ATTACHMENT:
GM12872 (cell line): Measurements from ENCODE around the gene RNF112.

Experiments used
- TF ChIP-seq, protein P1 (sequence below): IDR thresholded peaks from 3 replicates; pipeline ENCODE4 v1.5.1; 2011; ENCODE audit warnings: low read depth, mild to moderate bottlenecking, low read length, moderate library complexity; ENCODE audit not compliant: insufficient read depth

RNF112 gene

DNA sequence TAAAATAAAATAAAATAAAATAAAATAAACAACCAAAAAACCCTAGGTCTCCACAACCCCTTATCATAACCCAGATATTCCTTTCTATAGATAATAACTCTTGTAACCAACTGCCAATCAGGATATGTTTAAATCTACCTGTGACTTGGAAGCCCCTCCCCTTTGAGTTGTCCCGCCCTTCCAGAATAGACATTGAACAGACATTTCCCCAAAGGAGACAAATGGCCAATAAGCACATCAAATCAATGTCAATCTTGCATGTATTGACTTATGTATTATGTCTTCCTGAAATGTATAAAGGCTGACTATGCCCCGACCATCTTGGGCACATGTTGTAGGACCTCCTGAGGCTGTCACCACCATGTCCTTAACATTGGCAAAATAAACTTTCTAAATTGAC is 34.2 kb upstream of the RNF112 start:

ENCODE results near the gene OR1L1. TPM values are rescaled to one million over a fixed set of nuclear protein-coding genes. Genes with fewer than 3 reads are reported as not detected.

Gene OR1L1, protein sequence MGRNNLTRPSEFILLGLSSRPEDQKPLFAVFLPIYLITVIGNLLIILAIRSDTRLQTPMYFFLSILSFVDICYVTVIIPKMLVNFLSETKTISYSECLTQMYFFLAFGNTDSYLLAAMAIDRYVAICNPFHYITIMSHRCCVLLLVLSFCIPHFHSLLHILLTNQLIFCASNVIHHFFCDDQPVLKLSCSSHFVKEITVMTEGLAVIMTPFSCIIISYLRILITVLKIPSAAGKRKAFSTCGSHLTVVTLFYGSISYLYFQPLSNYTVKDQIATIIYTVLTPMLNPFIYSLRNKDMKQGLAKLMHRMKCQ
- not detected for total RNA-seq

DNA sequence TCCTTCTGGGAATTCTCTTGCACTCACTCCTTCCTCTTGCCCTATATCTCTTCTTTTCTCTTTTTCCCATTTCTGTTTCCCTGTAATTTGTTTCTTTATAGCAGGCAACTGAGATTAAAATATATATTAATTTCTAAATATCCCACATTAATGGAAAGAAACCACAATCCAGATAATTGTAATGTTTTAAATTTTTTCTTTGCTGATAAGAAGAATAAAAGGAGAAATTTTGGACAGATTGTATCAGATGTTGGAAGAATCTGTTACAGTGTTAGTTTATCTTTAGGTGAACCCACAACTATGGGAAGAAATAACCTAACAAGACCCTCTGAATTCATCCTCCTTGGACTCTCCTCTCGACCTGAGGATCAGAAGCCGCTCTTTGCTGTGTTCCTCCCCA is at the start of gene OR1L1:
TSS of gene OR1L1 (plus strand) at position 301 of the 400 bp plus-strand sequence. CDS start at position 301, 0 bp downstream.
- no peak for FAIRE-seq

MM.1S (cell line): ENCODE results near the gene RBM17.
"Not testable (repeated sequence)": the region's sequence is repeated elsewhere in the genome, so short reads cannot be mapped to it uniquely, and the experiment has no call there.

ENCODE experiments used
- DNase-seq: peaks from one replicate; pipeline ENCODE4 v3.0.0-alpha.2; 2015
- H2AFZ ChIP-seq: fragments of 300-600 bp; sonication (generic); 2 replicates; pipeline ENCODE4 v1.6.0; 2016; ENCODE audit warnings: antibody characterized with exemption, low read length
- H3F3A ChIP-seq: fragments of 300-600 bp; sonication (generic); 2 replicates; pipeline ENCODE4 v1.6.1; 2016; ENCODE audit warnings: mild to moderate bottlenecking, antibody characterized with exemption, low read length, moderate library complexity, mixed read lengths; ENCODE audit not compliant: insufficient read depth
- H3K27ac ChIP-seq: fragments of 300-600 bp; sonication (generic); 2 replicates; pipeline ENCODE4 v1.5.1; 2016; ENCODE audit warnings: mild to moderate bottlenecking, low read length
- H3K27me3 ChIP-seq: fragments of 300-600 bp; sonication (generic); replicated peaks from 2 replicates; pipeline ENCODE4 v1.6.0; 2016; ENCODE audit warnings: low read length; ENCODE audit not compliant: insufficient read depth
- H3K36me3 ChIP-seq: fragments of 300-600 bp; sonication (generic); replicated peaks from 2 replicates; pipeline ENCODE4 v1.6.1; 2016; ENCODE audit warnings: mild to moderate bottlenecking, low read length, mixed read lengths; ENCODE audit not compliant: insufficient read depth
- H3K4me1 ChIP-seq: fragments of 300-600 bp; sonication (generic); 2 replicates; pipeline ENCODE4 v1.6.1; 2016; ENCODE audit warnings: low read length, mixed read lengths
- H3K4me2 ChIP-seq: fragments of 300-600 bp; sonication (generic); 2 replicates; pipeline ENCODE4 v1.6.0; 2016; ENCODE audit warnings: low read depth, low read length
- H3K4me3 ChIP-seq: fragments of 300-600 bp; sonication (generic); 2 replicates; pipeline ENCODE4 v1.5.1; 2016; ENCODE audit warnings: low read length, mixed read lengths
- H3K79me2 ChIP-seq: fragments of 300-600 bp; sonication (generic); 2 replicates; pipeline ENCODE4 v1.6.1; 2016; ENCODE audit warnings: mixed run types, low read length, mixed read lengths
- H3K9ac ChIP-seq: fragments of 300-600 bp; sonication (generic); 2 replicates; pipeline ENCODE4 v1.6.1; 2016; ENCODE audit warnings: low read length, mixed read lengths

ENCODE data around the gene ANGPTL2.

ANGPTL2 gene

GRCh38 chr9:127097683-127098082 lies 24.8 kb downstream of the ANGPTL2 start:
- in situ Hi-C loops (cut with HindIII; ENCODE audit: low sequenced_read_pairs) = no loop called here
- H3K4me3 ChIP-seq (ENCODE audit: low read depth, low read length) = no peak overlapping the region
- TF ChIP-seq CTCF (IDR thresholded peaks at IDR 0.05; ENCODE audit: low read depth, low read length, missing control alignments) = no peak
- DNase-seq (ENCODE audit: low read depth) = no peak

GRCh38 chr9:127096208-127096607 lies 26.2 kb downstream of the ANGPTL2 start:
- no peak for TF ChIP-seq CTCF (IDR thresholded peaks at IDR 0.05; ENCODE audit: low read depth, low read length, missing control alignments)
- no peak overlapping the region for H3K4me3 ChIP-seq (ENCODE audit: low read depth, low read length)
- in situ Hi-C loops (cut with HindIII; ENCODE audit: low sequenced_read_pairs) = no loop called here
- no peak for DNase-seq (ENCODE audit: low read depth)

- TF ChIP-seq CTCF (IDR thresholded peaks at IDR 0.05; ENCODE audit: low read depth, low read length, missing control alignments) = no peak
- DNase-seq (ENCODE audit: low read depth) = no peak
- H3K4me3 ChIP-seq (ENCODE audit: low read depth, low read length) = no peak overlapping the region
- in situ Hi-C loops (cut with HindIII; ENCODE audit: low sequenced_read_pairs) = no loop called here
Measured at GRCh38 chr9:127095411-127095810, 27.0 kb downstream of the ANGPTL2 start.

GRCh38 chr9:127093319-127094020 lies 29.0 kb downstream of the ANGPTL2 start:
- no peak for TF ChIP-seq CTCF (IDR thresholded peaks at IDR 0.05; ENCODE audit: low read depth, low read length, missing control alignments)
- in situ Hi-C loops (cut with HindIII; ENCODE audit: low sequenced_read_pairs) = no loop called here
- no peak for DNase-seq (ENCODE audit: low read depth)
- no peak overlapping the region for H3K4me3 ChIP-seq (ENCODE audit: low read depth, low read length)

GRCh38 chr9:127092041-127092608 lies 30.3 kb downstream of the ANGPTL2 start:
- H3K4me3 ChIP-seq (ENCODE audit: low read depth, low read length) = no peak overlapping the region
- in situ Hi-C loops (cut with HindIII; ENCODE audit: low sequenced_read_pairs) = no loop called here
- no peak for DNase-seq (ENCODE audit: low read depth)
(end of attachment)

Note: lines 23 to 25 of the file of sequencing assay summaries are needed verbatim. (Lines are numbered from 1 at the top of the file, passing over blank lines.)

- H3K4me3 ChIP-seq: fragments of 300-600 bp; sonication (generic); 2 replicates; pipeline ENCODE4 v1.5.1; 2016; ENCODE audit warnings: low read length, mixed read lengths
- H3K79me2 ChIP-seq: fragments of 300-600 bp; sonication (generic); 2 replicates; pipeline ENCODE4 v1.6.1; 2016; ENCODE audit warnings: mixed run types, low read length, mixed read lengths
- H3K9ac ChIP-seq: fragments of 300-600 bp; sonication (generic); 2 replicates; pipeline ENCODE4 v1.6.1; 2016; ENCODE audit warnings: low read length, mixed read lengths